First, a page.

Hot Rods win two against Clinton

Bowling Green Hot Rods left fielder Manny Sanchez (17) rounds the bases for a run during their game against the Clinton LumberKings on Wednesday, April 27, 2016, at the Bowling Green BallPark.Miranda Pederson/

The Bowling Green Hot Rods have committed to staying at Bowling Green Ballpark an additional five years through 2032, the result of an extended lease negotiated between team owner Jerry Katzoff and the Warren County Downtown Economic Development Authority, the park’s governing agency.

When Katzoff bought the team in 2013, he inherited the last 15 years of a lease that ran through 2027. Katzoff said the lease needed to be “cleaned up” and revised in some areas.

An example is a change to the lease’s previous ban on outside food vendors operating within 1,500 feet of the park – Katzoff is the owner of two eateries, Mariah’s restaurant and 6-4-3 Sports Bar, in his adjacent Stadium Park Plaza development well within the 1,500-foot limit.

“Technically, that was a violation,” Katzoff said.

Another change Katzoff sought involved provisions regarding ballpark naming rights. The lease restricted selling naming rights to the park to someone willing to pay a minimum of $75,000 a year for 10 years – a $750,000 investment – with the money split 50-50 between the team and the authority. Katzoff asked that the required minimum commitment be lowered to $50,000 for 10 years with the Hot Rods getting 90 percent.

Selling naming rights is standard for sports venues, and the revenue is critical for the success of small market teams like Bowling Green’s Class A team – Minor League Baseball’s lowest full-season rung – that cannot operate on just ticket sales, according to Katzoff. 

“These kind of stadiums should be named. This kind of revenue is what makes these teams profitable,” he said. 

Authority Chairman Doug Gorman said the new naming rights structure provides a greater incentive for the team to work on finding a naming rights sponsor.  

The changes were approved April 21. In exchange, Katzoff agreed to extend the team’s lease for five years and increase the annual lease payment from the current $100,000 to $200,000 for the additional five years.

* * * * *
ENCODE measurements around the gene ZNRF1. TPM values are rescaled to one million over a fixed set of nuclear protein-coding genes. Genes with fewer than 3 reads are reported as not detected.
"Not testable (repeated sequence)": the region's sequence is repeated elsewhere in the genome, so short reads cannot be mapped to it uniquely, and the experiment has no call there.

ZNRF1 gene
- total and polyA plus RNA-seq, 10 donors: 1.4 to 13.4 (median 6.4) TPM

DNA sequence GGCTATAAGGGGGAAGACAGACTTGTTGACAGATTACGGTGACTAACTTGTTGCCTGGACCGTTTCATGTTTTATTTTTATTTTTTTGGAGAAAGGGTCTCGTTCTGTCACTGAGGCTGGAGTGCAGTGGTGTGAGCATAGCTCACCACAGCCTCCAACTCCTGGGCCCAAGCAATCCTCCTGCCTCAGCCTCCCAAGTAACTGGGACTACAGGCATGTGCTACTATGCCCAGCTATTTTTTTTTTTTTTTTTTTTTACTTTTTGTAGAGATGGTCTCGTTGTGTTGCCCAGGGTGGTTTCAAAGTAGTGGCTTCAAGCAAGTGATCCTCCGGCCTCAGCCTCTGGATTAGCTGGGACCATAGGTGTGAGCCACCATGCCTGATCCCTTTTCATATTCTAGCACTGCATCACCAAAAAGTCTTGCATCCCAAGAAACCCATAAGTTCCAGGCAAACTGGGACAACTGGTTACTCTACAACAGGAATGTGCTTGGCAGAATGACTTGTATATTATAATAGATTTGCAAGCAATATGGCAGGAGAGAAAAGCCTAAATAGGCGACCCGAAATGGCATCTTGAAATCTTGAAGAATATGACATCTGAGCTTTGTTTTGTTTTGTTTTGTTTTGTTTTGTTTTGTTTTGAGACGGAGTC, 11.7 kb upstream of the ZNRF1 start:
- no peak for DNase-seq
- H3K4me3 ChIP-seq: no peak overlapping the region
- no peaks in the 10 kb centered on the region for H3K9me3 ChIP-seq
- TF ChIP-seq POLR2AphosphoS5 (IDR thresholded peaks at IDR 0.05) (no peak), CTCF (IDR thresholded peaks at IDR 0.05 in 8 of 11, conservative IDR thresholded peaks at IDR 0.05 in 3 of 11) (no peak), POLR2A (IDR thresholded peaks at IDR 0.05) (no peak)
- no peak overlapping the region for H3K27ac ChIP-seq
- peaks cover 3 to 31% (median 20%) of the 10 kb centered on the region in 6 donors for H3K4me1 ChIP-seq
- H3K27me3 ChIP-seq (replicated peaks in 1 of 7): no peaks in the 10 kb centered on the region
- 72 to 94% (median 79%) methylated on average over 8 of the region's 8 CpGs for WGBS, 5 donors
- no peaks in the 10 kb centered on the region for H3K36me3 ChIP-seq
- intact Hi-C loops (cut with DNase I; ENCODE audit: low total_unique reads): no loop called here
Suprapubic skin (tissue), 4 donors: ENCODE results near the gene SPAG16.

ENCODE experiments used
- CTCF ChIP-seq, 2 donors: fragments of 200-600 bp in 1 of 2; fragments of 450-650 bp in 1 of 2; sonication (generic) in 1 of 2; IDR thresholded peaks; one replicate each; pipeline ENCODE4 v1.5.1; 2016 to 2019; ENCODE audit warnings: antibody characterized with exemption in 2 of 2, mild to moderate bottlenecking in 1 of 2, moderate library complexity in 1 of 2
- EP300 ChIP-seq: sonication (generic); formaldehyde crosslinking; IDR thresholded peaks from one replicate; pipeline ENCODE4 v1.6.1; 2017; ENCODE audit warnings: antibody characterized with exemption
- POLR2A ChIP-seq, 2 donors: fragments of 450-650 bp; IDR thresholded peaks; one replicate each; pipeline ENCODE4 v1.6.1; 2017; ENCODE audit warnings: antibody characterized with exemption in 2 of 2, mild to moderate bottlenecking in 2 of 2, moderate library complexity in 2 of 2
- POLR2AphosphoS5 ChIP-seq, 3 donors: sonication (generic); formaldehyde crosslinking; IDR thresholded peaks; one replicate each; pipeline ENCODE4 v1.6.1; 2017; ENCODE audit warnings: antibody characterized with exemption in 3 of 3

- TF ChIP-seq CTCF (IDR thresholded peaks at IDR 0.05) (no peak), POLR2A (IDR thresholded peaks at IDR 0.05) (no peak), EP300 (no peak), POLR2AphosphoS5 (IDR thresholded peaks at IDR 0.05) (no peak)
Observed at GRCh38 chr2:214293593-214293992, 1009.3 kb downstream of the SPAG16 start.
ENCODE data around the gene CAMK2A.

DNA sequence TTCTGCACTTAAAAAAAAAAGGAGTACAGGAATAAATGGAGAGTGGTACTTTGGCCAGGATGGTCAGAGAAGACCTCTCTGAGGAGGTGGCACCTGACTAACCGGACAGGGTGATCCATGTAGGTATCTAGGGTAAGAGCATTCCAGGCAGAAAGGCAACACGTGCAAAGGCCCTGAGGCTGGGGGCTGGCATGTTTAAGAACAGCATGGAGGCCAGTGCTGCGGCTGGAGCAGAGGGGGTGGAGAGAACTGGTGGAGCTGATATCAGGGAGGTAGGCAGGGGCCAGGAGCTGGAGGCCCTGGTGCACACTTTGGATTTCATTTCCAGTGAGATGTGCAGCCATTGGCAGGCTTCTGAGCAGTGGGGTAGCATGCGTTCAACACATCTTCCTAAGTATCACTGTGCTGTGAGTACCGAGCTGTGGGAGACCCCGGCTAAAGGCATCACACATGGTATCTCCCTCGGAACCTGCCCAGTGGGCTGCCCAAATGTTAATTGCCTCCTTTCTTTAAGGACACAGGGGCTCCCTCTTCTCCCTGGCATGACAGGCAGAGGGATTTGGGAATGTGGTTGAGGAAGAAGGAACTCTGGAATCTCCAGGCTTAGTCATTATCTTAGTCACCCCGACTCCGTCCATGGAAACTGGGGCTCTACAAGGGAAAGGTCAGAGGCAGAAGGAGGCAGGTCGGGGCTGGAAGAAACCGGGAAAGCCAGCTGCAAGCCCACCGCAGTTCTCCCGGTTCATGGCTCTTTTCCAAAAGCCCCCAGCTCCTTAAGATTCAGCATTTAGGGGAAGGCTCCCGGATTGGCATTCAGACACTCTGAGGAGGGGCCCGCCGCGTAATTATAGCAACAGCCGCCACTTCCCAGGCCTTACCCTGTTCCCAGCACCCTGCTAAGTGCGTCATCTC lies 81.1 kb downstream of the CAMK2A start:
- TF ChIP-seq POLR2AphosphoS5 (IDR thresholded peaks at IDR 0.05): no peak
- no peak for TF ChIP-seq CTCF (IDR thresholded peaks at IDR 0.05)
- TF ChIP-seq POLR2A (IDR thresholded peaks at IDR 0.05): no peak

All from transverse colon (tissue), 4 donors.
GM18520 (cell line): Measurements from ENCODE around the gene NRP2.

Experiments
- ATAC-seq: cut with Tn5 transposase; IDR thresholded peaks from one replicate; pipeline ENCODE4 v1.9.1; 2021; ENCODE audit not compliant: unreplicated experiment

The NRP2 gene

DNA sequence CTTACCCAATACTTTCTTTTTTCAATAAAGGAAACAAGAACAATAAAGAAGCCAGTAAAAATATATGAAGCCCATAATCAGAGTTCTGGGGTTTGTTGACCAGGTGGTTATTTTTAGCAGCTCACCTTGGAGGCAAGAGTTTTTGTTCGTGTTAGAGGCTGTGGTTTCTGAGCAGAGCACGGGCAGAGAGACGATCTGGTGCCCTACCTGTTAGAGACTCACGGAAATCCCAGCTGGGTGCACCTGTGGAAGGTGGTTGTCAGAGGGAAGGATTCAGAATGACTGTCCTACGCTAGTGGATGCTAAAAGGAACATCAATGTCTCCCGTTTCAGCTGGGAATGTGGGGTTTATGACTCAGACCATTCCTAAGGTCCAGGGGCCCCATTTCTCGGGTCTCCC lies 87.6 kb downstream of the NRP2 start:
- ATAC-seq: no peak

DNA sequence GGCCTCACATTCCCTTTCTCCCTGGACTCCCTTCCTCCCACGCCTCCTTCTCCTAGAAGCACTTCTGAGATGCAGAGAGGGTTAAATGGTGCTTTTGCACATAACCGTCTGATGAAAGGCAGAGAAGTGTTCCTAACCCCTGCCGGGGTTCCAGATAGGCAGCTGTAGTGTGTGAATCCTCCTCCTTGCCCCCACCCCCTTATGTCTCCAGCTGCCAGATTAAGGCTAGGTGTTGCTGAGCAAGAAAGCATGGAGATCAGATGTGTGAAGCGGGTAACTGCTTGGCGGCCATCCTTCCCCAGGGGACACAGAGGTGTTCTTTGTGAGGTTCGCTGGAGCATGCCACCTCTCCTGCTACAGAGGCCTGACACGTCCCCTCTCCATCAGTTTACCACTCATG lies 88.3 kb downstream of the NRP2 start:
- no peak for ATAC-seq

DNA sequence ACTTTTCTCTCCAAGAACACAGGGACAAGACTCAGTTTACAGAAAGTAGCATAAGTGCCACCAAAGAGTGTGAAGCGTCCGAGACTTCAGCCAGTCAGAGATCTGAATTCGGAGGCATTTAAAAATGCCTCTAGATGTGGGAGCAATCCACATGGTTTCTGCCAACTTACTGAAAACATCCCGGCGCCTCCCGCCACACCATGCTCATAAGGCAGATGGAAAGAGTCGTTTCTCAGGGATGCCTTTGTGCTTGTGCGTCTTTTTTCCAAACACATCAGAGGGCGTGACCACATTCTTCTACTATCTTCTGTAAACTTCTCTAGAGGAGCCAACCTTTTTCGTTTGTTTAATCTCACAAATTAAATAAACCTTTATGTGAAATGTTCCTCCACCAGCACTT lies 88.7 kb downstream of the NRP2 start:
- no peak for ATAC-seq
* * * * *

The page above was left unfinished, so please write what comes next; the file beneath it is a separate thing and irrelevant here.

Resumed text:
Gorman called the new lease much improved and called the Hot Rods’ extended commitment to stay here “a great thing.”

Katzoff has invested his own funds into upgrading the ballpark, such as cosmetically with paint, repairs and new concession areas, and in building new features such as a kids’ play area on the first-base side of the facility with a gate that opens to Stadium Park Plaza so the playground can be used even when games aren’t being played.

“He has invested hundreds of thousands in improvements,” Gorman said of Katzoff, who also owns Triple A minor league teams in Reno, Nev., and Louisville. “The great thing about Jerry and his organization is they have the background and experience and are doing a great job of taking care of the ballpark.”

The ballpark is now 7 years old.

“The ballpark needed a high degree of maintenance,” Katzoff said of taking over the facility.

The bond used to build the ballpark is scheduled to be paid off in 2038, but the bond payments are now lower, thanks to a deal that closed in March.

The Bowling Green City Commission earlier this year approved issuing a new bond, which through a lower interest rate will save the city millions when paying off the original bond.

The new bond deal closed March 9. The average interest rate for the original bond was 4.86, compared to an average rate of 3.51 on the new bond, saving the city $3,587,561 – $156,000 annually, according to city Chief Financial Officer Jeff Meisel.

“Saving $156,000 a year is nothing to sneeze at,” Meisel said.

— Follow city government reporter Wes Swietek on Twitter @BGDNgovtbeat or visit

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